ject to that. We believe Julia and Bat
We are much obliged to “J.” for her
very kind words, and it makes us feel
good for her to Buy that she leads the ex
plorations first thing.
Thanks to M. for her fresh contribu
bution. We will attend to the business
matter as soon as we go to Atlanta.
We have had sickness in the family
for several days past, but the Lord wil
ling, we will stkrl out now—the 12th of
July—on a trip of five weeks with daily
appointments. We shall be exceedingly
grateful for the thoughts, prayers and
contributions of our good brethien and
Sometime ago we acknowledged the re
ceipt of SI.OO from some very kind, but
unknown friend, E. G., but by some
means it was crowded out, and we believe
never has seen the light. Such contribu
tions fill our heart with love and gratit
ude to the donors. If we only knew who
the friends were, we would tell them how
much we appreciate their kindness.
We cannot attend all the Conventions
that will meet thie summer, but will feel
glad and grateful to know that, whether
present or absent, we are remembered.
Let all who want our tract on “Words
to Workers” send us a stamp, and it will
be forwarded at once. Address us at
International Sunday-School Lesson*.
[Prepared specially for The Index by Rev. 8. B.
Mirick, of Washington, D.C.]
Lesson VI. —August 7, 1881.
Ex XII. 1 14.—8. C. 1491.
Following the plague of blood mentioned
in our last lesson were plagues of frogs, of
lice, of flies, of murrain, of boils, of bail, of
locusts and of darkness. All of these failed
to subdue the obstinate king. Then the Lord
announced that he would slay the first-born
in every Egyptian house. In connection
with this teuth stroke, He instituted the
Passover of our lesson.
I. The lamb selected, v. 1 5.
11. The lamb slain, v 6,7.
111. The lamb eaten, v. 8 11.
IV. deliverance assured, v. 12 14.
I. The lamb stlected.
V. 1. “In the land of Egypt. 1 ' Moses wrote
this account after he left Egypt, and, of
course, after the exodus had taken place.
V 2. “This month.” Abib, in later times ,
called Nisan. It corresponded at that time j
very nearly to our April. “It shall be the /
first month.” It was the seventh month of
the civilorcommon year, but was henceforth '
to be the first of a sacred year in commemo
ration of the Exodus.
V. 3. “Unto all the congregation.'’ All
the people were objects of God’s care. “In
the tenth day of this month." The plague
of locusts continued from the third to the
tenth day, and the darkness probably immt
diately succeeded. “A lamb.” A kid might
be taken instead. See verse 5. In later
times it was invariably a lamb. “A lamb
for a house.” The tribes were divided into
families. These into father's houses, or
smaller families, and these in turn into di
tinct households. The term “house” refers
to the last.
V. 4. 'lf the household be too little.” I’
was to be a strictly household service, as the
threatening peril was a household danger
The whole Jamb was to be eaten in one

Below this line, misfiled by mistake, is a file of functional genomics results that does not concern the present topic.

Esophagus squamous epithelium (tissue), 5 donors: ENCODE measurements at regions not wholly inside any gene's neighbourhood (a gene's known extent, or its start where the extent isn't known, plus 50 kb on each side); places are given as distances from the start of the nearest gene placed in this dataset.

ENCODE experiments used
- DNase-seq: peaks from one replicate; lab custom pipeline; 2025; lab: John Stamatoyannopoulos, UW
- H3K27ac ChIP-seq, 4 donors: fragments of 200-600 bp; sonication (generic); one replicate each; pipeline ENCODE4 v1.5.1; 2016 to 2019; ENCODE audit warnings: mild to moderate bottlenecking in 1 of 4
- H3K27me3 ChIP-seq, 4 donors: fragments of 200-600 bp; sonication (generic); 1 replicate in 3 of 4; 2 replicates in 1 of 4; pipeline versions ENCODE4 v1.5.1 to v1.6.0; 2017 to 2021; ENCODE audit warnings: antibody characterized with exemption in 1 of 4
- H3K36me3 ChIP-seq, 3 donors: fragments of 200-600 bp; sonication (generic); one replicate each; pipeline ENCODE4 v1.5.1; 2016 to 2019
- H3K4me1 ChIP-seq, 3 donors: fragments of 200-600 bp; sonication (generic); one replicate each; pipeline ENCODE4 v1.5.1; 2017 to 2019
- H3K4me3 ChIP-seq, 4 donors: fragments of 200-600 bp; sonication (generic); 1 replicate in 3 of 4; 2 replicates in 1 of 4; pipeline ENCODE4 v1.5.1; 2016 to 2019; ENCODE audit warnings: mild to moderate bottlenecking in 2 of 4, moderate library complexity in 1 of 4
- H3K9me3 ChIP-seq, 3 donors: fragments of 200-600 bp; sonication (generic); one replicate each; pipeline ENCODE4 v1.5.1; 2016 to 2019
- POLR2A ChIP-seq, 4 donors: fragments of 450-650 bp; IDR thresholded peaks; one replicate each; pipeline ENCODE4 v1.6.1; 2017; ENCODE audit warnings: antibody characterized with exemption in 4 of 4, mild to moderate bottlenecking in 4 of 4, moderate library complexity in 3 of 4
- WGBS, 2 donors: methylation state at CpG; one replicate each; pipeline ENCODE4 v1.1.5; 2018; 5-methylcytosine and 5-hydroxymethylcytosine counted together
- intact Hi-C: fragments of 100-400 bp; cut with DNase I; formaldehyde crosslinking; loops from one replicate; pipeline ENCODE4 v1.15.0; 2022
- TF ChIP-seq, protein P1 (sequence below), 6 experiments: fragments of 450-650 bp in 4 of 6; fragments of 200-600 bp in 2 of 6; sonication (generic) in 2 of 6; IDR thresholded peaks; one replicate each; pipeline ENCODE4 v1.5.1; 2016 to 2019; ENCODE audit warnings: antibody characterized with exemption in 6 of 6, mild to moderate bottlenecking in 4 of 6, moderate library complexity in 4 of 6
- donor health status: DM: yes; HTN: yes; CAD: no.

night, and so if it was too large for one fami
ly, two neighboring families must unite.
V. 5. “Without blemish.” Entire and
sound. Perfect of its kind. The smallest
defect made it unfit for sacrifice. See Lev.
22:20. The lamb is the substitute of the first
born. “ A male,” regarded as the more ex
cellent. “Os the first year.” Only a yearling
might be used. “Or from the goats.” A kid
was allowed if no lamb could be had, but
the lamb was preferred
11. The lamb slain.
V. 6. “Keep it up.” Separate from others
as Christ was “separate from sinners.” Heb.
7:26. ‘ Until the fourteenth day.” If the
three days of darkness came between the
tenth and fourteenth, as is altogether proba
ble, then while darkness brooded over Egypt,
and light was in the dwellings of Israel, the
lamb would be to every Israelite thesign and
pledge of the divine favor. “The whole
assembly.” Not in one place, but in their
several homes. “Kill it.” As a typical sub
stitute for the first-born. “In the evening.”
Literally, between the evenings. According
to the .Rabbins the first evening began at
three o’clock and the second at sunset.
V. 7. “Take of the blood,” provided for
this purpose. “Strike it.” Literally, put it.
‘On the two side posts,” etc. By the door
the destroyer is supposed to enter to slay the
first-born. On the right, on the left, and
oveihead the blood-marks would be seen at
the door way of every Israelite’s dwelling.
There would be none on the threshold to be
trodden under foot. The blood on the houses
was not necessary as a guide to the destroy
ing angel, but was an act of faith on the part
of the Israelites. See Heb. 11:28, Such faith
claimed the promise of God, and made him
who exercised it sale in that eventful night.
111. The lamb eaten.
V. 8. “They shall eat it." Safe behind the
blood. As the sacrificirg of the lamb was
the symbol of redemption, so the eating of
it symbolized the full blessedness consequent
on that redemption. “Roast with fire.” Not
because of haste, as some suppose, but to
retain its entireness and strength, and to
make it a full and perfect offering. Un
leavened bread.” Bread made without
leaven, which is the symbol of corruption.
“ With bitter herbs.” A reminder of the
bitterness of their Egyptian bondage.
V. 9. ' Not raw. Unfit for use. “Nor
sedden at all with water.” Not deprived of
any portion of its savor, and so not so well
adapted to express completehappiness. “The
purtenance.” The inwards. Plainly it was
to be roasted whole. "It was strikingly ex